I read online about some advisers suggesting derivatives. What are your opinions?
First, let’s explain derivatives. A derivative is essentially a promise to convey ownership of the asset on which it is based, called the underlying asset or the underlying instrument. It does not represent ownership of the asset itself. When you buy a derivative, you’re not buying something tangible, like a commodity or shares of a company. Instead, you’re betting on how the financial instrument or asset that underlies it will perform. It’s a bit like betting on a horse race; you’re not buying the horse, you’re betting on how well the horse will do. The underlying asset/instrument is often something whose price fluctuates dramatically or frequently. Those changes also affect the price of derivatives based on that asset, but not necessarily in the same way or to the same degree. The investment community in recent years has developed increasingly sophisticated derivative instruments designed to address specific needs.
Two types of common derivatives are options and futures. Purchasing an option gives you the right (but not the obligation) to buy or sell a specific asset at a specific price by a specific time. An option typically falls into one of two categories: calls, which convey the right to buy the underlying asset, and puts, which convey the right to sell the underlying asset. You can buy or sell both puts and calls. Like options, futures contracts are traded on exchanges and represent an agreement to deliver an underlying asset–typically, a commodity, a quantity of a given currency, or a financial instrument–at a specific time for a specific price. However, a futures contract represents a legal obligation to transfer the underlying asset; unlike an option buyer, who can decide whether to exercise the option, the buyer of a futures contract has no choice but to take delivery.
Derivatives can be used to help hedge against specific risks involved in owning the underlying asset. For example, the risk that a commodity’s price will rise or fall unexpectedly, or the risk that a corporate borrower will default on a bond. Derivatives are a zero-sum game, because for every investor who gains on a contract another participant has an equivalent loss. Money isn’t being made. It is just shifted from one person to another.
We feel that derivatives are not for the layman investor. Often you’ll be betting against companies with much more sophisticated investors—a game you are likely to lose.
I have a 401k plan at work, and they are mapping funds from the old plan to a new plan. I am not sure how similar these funds are. What would be the best way to find out this information? Also, with the market not being in a very stable environment at the moment, what would be your advice on how best to tackle this situation?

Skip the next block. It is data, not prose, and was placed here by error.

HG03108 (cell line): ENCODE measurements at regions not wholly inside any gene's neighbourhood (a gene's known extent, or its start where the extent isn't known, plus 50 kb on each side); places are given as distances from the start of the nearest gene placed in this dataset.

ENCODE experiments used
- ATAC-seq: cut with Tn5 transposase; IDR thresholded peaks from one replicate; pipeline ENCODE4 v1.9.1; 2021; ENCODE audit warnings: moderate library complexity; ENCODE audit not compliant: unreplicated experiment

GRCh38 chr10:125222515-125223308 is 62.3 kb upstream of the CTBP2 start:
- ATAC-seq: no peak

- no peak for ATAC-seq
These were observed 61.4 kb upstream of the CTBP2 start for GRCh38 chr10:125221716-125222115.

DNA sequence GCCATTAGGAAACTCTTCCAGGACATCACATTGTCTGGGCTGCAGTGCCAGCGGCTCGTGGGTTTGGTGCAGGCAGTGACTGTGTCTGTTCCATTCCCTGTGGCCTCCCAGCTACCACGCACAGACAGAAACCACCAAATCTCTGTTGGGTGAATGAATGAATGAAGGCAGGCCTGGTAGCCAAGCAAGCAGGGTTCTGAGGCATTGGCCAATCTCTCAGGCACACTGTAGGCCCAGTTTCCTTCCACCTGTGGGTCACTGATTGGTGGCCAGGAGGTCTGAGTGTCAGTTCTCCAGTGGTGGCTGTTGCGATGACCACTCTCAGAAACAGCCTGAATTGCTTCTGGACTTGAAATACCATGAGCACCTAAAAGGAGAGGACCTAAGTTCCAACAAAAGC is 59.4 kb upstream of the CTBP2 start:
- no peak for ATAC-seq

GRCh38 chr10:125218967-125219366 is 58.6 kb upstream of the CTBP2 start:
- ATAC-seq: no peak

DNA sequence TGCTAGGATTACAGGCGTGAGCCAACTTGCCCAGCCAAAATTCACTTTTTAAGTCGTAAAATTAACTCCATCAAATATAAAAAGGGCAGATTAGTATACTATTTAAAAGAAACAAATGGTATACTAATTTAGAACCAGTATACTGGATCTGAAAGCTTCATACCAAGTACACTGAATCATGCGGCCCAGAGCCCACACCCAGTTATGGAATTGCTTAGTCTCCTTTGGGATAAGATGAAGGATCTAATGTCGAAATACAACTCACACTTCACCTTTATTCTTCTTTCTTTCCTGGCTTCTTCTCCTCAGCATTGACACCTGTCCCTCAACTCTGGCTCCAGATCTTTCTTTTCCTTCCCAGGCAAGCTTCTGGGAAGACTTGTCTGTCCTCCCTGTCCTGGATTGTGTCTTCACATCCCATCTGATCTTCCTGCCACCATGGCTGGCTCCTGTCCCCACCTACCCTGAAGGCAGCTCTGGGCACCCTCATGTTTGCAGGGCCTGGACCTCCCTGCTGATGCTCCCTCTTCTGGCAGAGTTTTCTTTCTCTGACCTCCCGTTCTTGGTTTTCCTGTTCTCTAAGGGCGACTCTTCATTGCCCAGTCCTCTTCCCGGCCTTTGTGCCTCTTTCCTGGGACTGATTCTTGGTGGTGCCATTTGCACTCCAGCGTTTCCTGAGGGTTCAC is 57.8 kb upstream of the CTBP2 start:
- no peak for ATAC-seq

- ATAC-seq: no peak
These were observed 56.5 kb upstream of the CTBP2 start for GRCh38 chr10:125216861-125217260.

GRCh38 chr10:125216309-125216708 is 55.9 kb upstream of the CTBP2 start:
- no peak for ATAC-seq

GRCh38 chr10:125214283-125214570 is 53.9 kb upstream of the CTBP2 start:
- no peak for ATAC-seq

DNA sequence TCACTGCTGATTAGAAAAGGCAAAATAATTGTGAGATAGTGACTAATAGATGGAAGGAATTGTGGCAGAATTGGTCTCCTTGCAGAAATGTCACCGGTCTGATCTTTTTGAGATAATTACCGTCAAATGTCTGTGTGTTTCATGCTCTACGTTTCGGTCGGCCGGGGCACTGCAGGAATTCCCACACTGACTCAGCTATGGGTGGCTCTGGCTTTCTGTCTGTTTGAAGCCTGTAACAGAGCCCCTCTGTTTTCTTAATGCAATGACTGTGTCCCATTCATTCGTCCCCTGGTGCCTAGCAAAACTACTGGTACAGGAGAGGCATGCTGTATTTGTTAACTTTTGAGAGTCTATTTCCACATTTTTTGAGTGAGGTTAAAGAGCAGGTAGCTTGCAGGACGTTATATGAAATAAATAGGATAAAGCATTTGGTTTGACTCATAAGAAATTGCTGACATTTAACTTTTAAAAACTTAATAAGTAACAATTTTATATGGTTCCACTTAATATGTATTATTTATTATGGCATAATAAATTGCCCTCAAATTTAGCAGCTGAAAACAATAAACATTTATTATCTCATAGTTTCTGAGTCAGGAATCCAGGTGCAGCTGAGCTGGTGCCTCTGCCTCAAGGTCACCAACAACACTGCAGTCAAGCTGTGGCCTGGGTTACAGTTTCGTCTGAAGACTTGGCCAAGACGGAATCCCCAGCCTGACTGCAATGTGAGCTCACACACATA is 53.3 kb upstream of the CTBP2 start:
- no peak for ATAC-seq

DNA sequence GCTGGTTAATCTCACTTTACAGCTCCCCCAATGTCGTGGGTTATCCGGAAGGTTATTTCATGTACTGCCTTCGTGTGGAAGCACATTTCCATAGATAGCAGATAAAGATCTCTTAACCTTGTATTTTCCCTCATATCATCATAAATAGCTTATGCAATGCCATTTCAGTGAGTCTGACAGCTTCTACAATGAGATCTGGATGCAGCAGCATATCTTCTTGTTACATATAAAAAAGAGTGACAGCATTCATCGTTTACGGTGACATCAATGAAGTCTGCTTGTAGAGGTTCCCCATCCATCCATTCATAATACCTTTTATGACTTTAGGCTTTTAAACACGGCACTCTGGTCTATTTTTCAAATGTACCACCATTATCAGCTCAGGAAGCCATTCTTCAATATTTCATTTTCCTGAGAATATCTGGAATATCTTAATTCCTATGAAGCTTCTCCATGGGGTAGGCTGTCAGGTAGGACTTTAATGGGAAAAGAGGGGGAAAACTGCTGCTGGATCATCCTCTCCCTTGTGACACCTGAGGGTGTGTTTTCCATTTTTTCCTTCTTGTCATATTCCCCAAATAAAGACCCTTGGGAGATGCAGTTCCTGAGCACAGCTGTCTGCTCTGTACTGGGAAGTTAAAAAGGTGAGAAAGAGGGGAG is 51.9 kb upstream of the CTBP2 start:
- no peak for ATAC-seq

When an employer changes 401(k) plan vendors, typically, participants will be notified of a blackout period where you cannot make changes to your plan. This allows the vendors and third-party administrators to transfer funds.
Since not every fund option is available from every vendor, most map your existing investments to like investments. For example, if you have a Large Cap fund, it will likely be mapped to the new vendor’s Large Cap option. Once this is done and the blackout period has ended, you can, generally, go into the plan administrator’s website and make changes to your investments. Your plan administrator should furnish you with research reports and past performance of all your investment options. You can then compare your previous investment options to the mapped options, and evaluate your past performance, fees, etc.
We feel investments in a 401(k) plan should also follow our Ten Year Rule, where any money needed within the next 10 years should be in fixed investments. If you will need to begin pulling money from your 401(k) within the next 10 years, you may consider shifting some of your investments to intermediate bond funds. Likewise, we feel any money you do not need within 10 years should be invested in mutual funds that invest in common stock. Your allocation between Large Cap, Small Cap, Internationals, etc. depends on your individual risk tolerance and time horizons.
We believe it can benefit investors to discuss their 401(k) options with their financial adviser at least once a year to make sure the asset allocation is still in line with their financial goals.